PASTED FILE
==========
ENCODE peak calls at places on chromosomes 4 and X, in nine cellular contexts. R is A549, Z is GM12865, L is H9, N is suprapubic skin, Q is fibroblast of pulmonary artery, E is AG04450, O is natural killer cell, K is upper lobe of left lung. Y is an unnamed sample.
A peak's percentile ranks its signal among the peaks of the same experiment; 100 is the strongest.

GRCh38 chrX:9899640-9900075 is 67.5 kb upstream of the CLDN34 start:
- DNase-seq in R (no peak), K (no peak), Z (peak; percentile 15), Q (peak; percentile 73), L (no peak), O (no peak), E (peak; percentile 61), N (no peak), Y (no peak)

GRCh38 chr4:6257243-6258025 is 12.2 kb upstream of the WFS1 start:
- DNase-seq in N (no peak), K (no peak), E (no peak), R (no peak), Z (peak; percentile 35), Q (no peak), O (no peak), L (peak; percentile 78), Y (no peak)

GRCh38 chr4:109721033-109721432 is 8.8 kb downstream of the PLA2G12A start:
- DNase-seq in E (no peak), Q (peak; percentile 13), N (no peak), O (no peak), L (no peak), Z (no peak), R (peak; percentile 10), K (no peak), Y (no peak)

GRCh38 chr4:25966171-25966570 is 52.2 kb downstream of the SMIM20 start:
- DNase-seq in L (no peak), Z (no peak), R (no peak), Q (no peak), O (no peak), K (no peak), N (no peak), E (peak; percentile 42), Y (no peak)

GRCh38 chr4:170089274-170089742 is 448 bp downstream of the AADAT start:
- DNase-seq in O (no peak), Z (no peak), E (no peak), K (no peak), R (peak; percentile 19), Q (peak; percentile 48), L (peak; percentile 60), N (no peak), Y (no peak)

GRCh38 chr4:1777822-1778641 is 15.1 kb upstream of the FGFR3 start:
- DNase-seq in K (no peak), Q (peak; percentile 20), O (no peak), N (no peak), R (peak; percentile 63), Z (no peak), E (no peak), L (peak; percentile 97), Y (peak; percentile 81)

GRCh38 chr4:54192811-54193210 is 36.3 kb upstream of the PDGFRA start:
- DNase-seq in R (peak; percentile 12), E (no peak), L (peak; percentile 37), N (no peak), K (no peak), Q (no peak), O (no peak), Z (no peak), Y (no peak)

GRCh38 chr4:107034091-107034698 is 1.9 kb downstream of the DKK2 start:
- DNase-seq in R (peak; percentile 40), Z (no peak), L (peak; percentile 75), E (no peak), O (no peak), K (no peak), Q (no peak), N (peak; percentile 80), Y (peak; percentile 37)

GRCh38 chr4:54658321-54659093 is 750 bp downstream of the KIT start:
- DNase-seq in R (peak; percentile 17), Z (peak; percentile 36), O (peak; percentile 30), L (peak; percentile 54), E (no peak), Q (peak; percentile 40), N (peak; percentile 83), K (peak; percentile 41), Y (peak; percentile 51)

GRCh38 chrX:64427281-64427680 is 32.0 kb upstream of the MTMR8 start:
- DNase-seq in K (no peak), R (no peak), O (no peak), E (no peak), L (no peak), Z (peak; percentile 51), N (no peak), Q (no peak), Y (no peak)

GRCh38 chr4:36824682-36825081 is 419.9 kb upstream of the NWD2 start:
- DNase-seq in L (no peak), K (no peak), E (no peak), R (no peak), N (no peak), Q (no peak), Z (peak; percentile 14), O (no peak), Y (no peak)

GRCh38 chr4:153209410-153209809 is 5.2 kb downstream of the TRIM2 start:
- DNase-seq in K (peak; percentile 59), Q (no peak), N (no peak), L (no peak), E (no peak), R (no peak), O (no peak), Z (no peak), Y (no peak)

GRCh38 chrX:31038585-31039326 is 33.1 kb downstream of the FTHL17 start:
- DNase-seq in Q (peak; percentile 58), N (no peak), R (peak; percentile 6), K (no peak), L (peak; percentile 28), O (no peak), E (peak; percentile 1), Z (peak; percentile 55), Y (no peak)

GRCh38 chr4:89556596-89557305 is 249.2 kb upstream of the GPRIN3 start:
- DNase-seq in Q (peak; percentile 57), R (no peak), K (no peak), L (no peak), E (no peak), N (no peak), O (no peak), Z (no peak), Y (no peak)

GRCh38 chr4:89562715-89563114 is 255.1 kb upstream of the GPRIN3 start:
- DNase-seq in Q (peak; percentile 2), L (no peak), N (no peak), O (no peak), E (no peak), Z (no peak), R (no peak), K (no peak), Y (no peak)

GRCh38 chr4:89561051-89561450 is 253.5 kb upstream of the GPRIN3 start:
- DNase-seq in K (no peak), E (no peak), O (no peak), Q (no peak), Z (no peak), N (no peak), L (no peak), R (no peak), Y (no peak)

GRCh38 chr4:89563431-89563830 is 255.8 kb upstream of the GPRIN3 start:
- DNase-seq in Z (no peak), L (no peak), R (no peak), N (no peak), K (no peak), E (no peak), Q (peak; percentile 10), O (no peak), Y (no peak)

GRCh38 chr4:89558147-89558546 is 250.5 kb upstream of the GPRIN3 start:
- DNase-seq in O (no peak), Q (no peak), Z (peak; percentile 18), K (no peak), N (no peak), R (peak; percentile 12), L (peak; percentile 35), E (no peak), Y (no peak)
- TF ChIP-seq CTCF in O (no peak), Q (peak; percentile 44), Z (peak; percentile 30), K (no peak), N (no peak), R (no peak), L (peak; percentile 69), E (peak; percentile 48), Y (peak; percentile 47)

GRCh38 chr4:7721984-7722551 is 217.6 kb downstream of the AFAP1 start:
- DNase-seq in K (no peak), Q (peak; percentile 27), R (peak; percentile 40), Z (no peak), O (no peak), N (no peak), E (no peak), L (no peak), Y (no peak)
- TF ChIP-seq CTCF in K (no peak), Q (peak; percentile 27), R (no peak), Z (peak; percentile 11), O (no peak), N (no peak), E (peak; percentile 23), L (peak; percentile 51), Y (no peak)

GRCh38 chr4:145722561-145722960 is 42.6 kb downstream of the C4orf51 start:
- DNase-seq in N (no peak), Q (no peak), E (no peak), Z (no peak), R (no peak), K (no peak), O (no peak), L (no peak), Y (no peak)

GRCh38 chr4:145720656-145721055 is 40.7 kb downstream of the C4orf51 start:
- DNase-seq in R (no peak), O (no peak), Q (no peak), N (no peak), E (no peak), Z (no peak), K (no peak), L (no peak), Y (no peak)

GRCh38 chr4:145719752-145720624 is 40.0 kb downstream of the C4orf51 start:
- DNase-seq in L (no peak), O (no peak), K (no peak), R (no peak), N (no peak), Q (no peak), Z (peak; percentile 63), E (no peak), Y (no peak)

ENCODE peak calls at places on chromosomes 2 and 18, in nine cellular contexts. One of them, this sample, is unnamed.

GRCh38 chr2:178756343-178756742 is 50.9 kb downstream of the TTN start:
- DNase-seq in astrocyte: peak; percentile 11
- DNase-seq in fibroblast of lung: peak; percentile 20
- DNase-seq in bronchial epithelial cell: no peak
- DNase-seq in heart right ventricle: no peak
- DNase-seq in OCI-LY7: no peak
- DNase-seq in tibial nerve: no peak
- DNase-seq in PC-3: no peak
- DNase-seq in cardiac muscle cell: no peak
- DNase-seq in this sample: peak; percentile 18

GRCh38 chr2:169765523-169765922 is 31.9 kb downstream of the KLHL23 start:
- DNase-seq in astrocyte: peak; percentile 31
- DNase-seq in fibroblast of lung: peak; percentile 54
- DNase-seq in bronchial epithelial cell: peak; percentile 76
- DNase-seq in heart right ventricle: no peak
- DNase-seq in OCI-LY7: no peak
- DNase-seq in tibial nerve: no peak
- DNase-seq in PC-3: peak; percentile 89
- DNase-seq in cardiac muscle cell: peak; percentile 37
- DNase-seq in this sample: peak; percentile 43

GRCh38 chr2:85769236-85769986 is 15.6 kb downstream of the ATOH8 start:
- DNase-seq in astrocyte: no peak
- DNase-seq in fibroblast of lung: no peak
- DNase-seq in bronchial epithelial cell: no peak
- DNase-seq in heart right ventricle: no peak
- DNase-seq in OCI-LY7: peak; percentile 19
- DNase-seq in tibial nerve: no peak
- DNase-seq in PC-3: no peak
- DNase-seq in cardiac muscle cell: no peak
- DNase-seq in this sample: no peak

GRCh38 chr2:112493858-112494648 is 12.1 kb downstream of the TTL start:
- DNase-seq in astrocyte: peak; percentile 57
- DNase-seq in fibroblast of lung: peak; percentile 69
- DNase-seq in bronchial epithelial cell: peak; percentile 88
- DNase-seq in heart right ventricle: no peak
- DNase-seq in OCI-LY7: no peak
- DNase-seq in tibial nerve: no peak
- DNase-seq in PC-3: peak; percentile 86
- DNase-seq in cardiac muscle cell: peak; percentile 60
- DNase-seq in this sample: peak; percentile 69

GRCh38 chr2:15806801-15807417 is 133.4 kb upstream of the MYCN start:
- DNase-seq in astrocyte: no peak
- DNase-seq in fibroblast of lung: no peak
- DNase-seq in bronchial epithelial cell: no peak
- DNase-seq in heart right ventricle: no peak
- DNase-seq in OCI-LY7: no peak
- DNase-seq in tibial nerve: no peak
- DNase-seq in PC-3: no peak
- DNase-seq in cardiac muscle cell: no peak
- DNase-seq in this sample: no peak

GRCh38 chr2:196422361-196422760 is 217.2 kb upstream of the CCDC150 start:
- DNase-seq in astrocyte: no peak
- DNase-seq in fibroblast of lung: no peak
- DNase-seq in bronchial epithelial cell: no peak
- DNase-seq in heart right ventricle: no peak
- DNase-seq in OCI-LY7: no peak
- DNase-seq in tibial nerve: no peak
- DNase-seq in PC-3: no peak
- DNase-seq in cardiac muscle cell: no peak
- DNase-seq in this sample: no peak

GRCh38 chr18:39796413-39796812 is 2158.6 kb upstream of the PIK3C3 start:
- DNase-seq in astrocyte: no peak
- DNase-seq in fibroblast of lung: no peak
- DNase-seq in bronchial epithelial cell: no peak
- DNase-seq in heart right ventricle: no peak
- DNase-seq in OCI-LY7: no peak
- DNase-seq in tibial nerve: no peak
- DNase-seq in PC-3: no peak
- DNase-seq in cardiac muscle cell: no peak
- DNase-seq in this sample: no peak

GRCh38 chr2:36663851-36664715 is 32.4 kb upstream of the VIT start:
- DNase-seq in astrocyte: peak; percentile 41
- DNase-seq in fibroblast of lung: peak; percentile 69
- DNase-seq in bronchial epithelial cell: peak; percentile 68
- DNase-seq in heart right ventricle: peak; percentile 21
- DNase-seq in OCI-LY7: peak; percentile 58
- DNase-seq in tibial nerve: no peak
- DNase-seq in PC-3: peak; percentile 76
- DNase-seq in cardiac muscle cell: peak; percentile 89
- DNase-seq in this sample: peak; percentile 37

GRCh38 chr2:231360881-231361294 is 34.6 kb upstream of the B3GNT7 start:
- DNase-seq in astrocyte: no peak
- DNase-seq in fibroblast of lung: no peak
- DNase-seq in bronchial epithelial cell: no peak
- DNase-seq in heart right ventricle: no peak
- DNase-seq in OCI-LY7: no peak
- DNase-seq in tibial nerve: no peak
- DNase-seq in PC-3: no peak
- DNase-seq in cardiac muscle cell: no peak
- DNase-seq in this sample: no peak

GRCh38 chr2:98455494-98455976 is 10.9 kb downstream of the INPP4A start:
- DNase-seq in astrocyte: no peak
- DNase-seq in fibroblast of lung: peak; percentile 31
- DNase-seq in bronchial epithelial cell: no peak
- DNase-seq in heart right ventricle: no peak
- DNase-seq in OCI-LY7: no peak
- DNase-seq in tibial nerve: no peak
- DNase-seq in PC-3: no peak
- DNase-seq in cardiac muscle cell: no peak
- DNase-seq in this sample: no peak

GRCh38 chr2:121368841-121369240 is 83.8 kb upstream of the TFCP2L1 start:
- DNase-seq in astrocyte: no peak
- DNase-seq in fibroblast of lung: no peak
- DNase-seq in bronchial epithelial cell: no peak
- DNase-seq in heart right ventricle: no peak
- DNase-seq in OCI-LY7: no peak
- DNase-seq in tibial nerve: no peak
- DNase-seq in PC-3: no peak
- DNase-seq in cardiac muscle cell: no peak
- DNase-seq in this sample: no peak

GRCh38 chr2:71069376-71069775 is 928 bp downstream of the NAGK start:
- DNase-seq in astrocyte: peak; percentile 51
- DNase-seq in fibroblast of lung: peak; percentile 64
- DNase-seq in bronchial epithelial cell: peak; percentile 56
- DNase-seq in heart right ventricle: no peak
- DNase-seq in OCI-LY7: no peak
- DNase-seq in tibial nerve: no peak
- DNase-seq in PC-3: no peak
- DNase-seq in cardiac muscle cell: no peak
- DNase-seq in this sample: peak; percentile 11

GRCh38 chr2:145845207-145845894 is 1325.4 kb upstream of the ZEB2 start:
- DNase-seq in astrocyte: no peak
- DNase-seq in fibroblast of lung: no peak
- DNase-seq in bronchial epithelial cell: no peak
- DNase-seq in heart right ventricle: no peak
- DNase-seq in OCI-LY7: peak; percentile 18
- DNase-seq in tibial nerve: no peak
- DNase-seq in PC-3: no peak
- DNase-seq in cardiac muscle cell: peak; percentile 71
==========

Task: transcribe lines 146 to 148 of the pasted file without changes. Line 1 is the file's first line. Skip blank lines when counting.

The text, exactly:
- DNase-seq in tibial nerve: no peak
- DNase-seq in PC-3: no peak
- DNase-seq in cardiac muscle cell: no peak